On Wednesday, New York City Mayor Bill de Blasio raised the minimum wage for city employees to $15 an hour, which will be implemented by 2018. About 50,000 workers will benefit from the pay hike, mostly union and non-profit workers on contract with the city, as most of New York City's 300,000 employees already make at least $15 an hour, according to officials. This increase will make a drastic impact on New York City residents, but it's still not among the U.S. cities with the highest minimum wage requirements.
Using his executive power, New York Gov. Andrew Cuomo raised the minimum wage for state employees to $15 an hour in November, which will also take effect by the end of 2018. "There is no immediate step to confronting inequality that would be more powerful than raising the minimum wage," Mayor de Blasio said in a statement at the time, praising Governor Cuomo's decision.
Now, New York City is following the state's lead as part of the city's efforts to move 800,000 residents out of poverty in the next 10 years. "We're going to be able to do that now for 50,000 employees, which means thousands and thousands of family members will be affected as well," de Blasio told WNYC.
However, the state's overall minimum wage — for workers that don't work for the state or New York City — only increased to $9 an hour Dec. 31. So, the entire city won't benefit from the $15 minimum wage hike until it's extended to everyone.
Here's a look at the cities with the highest minimum wages in America that show up New York City and the rest of the nation.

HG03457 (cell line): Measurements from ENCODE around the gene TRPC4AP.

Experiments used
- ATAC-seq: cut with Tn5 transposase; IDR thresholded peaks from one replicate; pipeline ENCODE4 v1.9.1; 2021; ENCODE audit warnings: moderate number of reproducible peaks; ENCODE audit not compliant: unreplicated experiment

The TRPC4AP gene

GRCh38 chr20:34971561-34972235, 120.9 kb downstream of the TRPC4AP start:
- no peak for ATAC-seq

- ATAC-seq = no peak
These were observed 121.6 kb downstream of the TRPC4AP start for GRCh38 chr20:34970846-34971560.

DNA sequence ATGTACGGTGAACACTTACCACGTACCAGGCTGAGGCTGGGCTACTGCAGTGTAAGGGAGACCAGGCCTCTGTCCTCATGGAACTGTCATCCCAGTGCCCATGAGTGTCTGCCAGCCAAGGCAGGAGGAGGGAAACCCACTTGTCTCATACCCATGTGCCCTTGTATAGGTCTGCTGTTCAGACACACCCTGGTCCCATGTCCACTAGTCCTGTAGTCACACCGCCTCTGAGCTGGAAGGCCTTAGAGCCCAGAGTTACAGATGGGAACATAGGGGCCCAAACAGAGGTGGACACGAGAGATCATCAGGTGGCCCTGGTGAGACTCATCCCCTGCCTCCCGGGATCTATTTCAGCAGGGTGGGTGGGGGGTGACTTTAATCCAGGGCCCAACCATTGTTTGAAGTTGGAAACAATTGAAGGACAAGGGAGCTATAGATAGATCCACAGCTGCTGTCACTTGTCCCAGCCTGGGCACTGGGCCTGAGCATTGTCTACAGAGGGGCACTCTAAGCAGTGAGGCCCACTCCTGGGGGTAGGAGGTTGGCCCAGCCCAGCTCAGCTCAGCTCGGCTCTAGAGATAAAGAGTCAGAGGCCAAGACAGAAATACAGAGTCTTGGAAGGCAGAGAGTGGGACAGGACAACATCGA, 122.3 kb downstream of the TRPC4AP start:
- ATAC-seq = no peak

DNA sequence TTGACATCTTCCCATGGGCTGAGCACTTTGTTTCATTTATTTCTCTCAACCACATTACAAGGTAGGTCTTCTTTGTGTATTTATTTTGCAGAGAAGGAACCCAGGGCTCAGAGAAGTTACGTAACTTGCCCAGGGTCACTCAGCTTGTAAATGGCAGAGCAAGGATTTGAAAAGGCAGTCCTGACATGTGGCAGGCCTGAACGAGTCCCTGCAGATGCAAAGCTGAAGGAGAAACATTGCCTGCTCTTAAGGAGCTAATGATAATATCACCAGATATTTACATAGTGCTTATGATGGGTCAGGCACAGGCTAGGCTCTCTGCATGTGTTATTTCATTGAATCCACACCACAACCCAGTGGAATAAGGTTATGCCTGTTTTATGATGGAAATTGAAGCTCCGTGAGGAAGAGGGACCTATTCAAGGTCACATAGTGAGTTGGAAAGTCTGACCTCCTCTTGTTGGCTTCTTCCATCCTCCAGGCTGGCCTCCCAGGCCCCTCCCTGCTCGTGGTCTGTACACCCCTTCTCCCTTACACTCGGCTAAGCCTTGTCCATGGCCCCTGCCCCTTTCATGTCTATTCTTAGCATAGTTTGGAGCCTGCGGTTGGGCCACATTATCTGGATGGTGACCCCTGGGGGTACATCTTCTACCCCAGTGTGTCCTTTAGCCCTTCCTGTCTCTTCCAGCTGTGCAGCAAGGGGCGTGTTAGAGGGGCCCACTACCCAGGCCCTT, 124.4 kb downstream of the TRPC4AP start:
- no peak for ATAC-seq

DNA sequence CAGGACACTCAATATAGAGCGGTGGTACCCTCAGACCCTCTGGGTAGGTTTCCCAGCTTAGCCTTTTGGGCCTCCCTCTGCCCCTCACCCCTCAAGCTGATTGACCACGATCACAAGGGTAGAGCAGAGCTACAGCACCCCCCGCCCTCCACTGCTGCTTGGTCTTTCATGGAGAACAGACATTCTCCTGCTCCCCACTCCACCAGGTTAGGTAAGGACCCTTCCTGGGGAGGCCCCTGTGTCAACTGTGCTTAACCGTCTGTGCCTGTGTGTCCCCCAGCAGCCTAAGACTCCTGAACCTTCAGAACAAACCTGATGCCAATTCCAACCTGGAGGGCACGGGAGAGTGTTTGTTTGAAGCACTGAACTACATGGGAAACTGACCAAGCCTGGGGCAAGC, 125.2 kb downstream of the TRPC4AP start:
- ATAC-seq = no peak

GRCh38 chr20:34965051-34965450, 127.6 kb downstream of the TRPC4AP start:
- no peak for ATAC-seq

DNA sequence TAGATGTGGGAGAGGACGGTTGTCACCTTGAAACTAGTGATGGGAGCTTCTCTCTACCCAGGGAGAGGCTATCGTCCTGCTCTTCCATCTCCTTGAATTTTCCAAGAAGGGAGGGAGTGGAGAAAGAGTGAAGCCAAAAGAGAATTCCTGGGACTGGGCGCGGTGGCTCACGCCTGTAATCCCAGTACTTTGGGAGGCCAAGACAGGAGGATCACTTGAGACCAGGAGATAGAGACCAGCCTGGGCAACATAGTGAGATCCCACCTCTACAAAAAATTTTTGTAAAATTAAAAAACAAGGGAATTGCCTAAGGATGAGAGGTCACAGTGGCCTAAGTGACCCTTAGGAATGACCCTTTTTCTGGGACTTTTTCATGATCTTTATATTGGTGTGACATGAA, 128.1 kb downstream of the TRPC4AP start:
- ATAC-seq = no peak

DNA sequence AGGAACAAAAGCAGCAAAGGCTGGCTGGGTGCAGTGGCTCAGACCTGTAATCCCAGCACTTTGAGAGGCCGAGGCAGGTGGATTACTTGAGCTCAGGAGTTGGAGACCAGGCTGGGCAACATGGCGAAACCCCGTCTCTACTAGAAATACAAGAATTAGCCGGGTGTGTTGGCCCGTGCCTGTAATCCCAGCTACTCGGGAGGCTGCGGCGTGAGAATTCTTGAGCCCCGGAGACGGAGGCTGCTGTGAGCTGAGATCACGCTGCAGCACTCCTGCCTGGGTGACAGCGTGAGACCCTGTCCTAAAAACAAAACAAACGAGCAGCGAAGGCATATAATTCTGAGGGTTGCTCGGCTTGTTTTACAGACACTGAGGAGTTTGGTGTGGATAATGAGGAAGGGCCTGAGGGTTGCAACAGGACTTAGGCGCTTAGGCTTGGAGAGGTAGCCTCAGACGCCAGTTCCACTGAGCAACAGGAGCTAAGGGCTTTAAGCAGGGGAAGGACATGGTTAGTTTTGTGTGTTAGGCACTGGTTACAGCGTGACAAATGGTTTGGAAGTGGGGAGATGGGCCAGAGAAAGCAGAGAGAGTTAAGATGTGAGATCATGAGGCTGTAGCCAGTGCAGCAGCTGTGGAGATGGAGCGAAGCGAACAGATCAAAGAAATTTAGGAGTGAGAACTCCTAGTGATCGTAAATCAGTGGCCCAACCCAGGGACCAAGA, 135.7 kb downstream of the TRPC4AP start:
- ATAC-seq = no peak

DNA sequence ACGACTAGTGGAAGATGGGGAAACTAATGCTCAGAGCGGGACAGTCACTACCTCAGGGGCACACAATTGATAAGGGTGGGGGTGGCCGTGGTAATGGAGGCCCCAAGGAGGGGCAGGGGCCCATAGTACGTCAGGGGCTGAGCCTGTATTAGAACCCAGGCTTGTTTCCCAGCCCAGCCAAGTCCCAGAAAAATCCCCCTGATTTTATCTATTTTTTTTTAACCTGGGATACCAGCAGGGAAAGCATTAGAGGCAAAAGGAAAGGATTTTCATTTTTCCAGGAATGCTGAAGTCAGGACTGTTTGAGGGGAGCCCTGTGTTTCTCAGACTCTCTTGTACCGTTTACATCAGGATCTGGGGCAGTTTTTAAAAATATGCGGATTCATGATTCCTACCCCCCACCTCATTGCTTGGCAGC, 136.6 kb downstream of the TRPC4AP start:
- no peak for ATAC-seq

In June, Los Angeles Mayor Eric Garcetti signed a bill raising the city's entire minimum wage to $15 an hour by 2020. Once in full effect, Los Angeles will be the biggest U.S. city with an overarching minimum wage of $15. In comparison, the federal minimum wage is currently $7.25 and California's was just bumped up to $10 an hour.
Seattle became the first U.S. city to pass a $15 minimum wage in 2014. Like the other cities, the plan will be implemented over time, with the first pay increase taking place in April 2015 and the next in January 2016. Large employers who don't pay for employees' medical benefits must pay the $15 minimum by January 2017, large employers that do cover medical benefits have until 2018, and smaller employers with 500 or fewer workers have until 2021.
In November, San Francisco also enacted a $15 minimum wage for the entire city, and employers have until 2018 to comply. San Francisco Mayor Edwin Lee said in a statement at the time: "I grew up washing dishes in my family's restaurant. I know firsthand that a few dollars more an hour can make a difference in the lives of hardworking families struggling to afford our City."
If you're starting to see a trend here, you're spot on — most cities with high minimum wages are on the west coast. Oakland, California raised its minimum wage to $12.55 on Jan. 1, up from $12.25 (which was already pretty high compared to the rest of the country).
In 2014, the Chicago city council raised the minimum wage to $13, effective by 2019. The city's low-wage workers got their first raise in July 2015, making $10 an hour instead of the previous $8.25.